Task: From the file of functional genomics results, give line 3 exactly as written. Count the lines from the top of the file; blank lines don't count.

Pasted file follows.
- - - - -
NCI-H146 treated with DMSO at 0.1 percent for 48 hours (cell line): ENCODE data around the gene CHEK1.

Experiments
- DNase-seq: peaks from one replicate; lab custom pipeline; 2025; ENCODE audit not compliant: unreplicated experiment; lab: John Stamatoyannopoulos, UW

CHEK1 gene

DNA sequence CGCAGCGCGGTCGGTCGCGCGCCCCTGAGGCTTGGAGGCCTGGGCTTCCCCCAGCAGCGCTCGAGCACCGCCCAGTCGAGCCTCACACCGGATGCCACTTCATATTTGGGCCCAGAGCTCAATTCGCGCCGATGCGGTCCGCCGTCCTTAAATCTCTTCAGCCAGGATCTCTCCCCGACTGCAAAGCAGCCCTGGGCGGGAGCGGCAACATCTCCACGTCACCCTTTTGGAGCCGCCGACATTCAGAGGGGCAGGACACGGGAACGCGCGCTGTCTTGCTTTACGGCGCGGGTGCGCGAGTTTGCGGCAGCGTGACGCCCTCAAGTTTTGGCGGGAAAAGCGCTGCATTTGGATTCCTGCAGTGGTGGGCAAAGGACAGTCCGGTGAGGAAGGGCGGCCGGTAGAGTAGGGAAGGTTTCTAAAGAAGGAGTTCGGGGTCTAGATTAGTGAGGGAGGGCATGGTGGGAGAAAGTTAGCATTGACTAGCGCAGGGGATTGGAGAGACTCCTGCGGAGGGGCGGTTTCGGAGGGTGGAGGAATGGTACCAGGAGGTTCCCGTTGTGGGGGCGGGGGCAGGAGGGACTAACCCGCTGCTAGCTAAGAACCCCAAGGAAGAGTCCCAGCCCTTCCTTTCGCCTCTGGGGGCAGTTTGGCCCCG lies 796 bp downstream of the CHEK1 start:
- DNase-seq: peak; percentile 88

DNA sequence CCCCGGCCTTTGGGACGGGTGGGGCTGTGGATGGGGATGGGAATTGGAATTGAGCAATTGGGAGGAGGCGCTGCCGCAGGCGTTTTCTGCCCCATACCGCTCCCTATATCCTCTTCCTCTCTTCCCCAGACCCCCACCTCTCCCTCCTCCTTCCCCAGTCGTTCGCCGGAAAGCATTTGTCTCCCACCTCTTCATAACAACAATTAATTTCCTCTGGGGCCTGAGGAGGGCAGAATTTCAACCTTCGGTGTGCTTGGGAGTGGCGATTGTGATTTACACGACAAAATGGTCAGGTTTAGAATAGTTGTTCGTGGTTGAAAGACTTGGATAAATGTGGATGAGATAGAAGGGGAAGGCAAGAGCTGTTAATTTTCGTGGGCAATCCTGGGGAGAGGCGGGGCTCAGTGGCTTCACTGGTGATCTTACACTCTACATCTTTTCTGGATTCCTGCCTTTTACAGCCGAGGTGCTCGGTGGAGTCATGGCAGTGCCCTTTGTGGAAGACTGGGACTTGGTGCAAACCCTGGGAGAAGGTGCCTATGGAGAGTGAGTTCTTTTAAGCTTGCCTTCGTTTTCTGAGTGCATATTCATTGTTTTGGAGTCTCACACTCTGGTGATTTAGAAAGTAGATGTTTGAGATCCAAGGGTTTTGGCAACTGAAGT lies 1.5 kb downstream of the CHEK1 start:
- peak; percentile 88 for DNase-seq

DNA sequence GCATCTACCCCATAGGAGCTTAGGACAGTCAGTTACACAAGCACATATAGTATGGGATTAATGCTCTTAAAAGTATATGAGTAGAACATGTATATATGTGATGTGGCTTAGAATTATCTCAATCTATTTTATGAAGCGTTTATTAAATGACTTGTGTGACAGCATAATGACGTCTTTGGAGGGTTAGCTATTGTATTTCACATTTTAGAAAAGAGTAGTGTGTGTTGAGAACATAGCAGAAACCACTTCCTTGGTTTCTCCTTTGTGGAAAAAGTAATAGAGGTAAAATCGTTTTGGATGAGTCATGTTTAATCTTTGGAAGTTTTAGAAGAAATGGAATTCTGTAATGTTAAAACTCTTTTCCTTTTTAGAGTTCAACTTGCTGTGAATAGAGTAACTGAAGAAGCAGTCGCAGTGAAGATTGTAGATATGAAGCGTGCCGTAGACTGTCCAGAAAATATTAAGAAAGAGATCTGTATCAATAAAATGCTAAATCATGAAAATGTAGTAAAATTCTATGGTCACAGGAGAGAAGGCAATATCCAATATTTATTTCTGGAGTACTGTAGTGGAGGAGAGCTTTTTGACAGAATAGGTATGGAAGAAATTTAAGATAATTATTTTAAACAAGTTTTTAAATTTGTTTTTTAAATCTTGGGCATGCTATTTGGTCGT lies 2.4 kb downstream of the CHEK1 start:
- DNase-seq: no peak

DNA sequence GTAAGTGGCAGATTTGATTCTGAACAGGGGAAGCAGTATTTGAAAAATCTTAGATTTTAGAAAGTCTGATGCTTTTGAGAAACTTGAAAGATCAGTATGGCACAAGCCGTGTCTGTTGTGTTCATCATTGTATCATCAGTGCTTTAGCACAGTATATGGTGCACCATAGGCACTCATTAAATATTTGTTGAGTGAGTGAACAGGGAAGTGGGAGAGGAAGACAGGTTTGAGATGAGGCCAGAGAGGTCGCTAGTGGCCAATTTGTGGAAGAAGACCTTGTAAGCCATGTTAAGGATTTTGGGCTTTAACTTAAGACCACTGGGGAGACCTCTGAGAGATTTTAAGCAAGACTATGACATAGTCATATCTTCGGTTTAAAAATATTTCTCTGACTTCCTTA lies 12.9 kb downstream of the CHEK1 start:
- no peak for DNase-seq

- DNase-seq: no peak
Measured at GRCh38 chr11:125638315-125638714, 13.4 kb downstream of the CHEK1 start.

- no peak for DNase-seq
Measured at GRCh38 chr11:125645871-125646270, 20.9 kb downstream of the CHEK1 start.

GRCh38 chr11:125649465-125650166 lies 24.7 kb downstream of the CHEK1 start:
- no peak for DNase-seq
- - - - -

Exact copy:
- DNase-seq: peaks from one replicate; lab custom pipeline; 2025; ENCODE audit not compliant: unreplicated experiment; lab: John Stamatoyannopoulos, UW